There are times in my life where I can let fear get the best of me, where I donít feel very capable of doing much more than retreating into my room to try and recover. Other times, its not outright fear but a deep sense of uncertainty that stops me from doing things that I feel are risky, like standing up to people who hurt others. But in spite of my battle with fear, there are times I win out, and take on struggles that may hurt me, and risk those blows that may wound my heart in order to save those I care about from those same troubles. Life is full of moments that ask of us to put ourselves out there, knowing we may get hurt in the process, but it is our courage that keeps us going, especially through the pain.
Courage is an abstraction most videogames struggle to handle, but if there is one series that has done an incredible job representing it, it would be the Legend of Zelda games, specifically through the health bar. Everybody should be pretty aware of what theyíre like; just about every Zelda game has had heart containers and several individual hearts onscreen to represent your overall Ďhealthí. Whenever you take a hit, a little sliver of one of your hearts goes away. Itís a pretty clever visual design, because hearts are a nearly universal symbol of health and vitality.
But, hearts are also representative of other things, especially something very close to the Zelda series and especially Link himself, and thatís courage. Now, I donít think itís a perfect analogy of courage, and in some games it may not have represented that, but thereís certainly an argument for it. First of all, think about the mythology of the series. The triforce is representative of three great virtues: power, wisdom, and courage, to which Link himself is often assigned the piece that symbolizes courage, which he has to travel all over Hyrule to collect.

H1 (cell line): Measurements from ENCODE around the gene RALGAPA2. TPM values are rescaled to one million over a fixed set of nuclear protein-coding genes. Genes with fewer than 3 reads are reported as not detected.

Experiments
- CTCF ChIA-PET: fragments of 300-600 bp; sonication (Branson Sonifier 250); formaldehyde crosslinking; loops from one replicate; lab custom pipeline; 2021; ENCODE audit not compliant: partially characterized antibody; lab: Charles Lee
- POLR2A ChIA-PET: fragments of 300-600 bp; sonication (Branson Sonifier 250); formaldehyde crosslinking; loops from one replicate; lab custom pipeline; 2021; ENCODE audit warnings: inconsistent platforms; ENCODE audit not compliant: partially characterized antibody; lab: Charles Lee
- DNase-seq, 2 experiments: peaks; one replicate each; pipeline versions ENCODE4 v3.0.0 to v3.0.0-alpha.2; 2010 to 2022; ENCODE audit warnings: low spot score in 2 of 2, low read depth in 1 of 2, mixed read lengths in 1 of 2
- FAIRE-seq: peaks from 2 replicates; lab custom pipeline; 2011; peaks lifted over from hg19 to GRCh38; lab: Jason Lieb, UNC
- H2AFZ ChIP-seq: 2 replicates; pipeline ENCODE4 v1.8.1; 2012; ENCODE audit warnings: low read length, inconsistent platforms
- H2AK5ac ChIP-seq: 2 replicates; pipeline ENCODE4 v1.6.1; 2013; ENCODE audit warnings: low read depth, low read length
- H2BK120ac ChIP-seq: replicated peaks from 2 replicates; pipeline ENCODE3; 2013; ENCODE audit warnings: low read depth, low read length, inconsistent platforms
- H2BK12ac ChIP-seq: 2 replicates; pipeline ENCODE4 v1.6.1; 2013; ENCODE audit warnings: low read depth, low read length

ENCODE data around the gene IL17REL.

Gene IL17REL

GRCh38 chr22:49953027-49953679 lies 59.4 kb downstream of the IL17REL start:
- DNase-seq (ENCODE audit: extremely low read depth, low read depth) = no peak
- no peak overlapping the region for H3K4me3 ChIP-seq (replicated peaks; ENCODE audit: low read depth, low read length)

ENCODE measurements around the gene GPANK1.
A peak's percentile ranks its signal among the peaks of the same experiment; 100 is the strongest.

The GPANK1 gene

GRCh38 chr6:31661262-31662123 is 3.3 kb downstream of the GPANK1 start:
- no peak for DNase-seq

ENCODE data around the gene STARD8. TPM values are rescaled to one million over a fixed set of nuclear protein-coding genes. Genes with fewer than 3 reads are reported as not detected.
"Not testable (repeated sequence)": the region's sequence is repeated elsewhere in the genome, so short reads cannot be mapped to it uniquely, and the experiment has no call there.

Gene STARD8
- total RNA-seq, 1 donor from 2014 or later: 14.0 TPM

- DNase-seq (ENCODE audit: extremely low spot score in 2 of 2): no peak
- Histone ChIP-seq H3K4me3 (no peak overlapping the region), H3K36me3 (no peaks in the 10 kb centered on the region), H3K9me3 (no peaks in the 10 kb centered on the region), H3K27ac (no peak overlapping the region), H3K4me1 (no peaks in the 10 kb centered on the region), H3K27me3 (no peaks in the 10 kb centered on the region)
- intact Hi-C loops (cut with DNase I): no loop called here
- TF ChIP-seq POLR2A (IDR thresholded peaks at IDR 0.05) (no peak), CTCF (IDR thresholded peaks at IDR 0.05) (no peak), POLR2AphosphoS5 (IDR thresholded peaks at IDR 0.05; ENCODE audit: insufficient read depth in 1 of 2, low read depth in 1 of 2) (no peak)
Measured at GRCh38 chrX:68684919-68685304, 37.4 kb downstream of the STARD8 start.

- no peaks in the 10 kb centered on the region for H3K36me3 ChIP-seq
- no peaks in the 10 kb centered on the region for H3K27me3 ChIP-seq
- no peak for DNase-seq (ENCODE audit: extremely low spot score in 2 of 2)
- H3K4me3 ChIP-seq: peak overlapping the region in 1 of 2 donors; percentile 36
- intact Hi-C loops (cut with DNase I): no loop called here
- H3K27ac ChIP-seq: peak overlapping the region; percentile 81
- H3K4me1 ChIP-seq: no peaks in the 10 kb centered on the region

But in a more practical manner, Link must also go around collecting heart pieces to gain the fortitude to withstand his inevitable fight with Gannondorf. If Link had to face him with the same amount of heart that he had at the beginning, Gannondorf would make short work of him. Now, if you look at what has made Link grow to withstand his enemyís attacks, there isnít much to explain it. Maybe he gained more strength, making his body and muscles tougher, but then why would they use hearts to represent this? Certainly there is no practical explanation for his body to suddenly jumped to be able to take four sword hits instead of five. No, what I suggest is that he gains an expanded determination, and a mental fortitude to overcome the damage done to him.
Think about what he has to do in order to gain these hearts, Link must enter the darkness of dungeons, face trials and traps, and then fight an evil monster, that when defeated leaves behind a heart. Biologically it doesnít make much sense as to why he suddenly got ĎhealthierĎ, but what he has done is go through nothing less than the very definition of a test that proves your courage, and this new heart is a wonderful and practical symbol of his newly proven bravery.
And when he clashes against enemies or is hurt by the environment, he is hurt physically yes, but I would say that those hearts onscreen are more directly representing Linkís ability to shrug off the pain he feels, to have the will to keep on fighting even when he is in mortal peril. It more or less is an active approximation of Links' determination to reach his goals and overcome obstacles.
Sure, there are other examples that you could make to say the LoZ health bar is simply that, a health bar, and maybe I am reading too much into the symbolism of the game. But I beg you not to forget that themes of the series are built upon the value of discovery, and the courage to explore. So what if Miyamoto really meant those hearts to represent health, I know in my heart Link gets more courageous with every beast he slays, and that it has taught me that growing braver takes the strength to use and test your courage each day.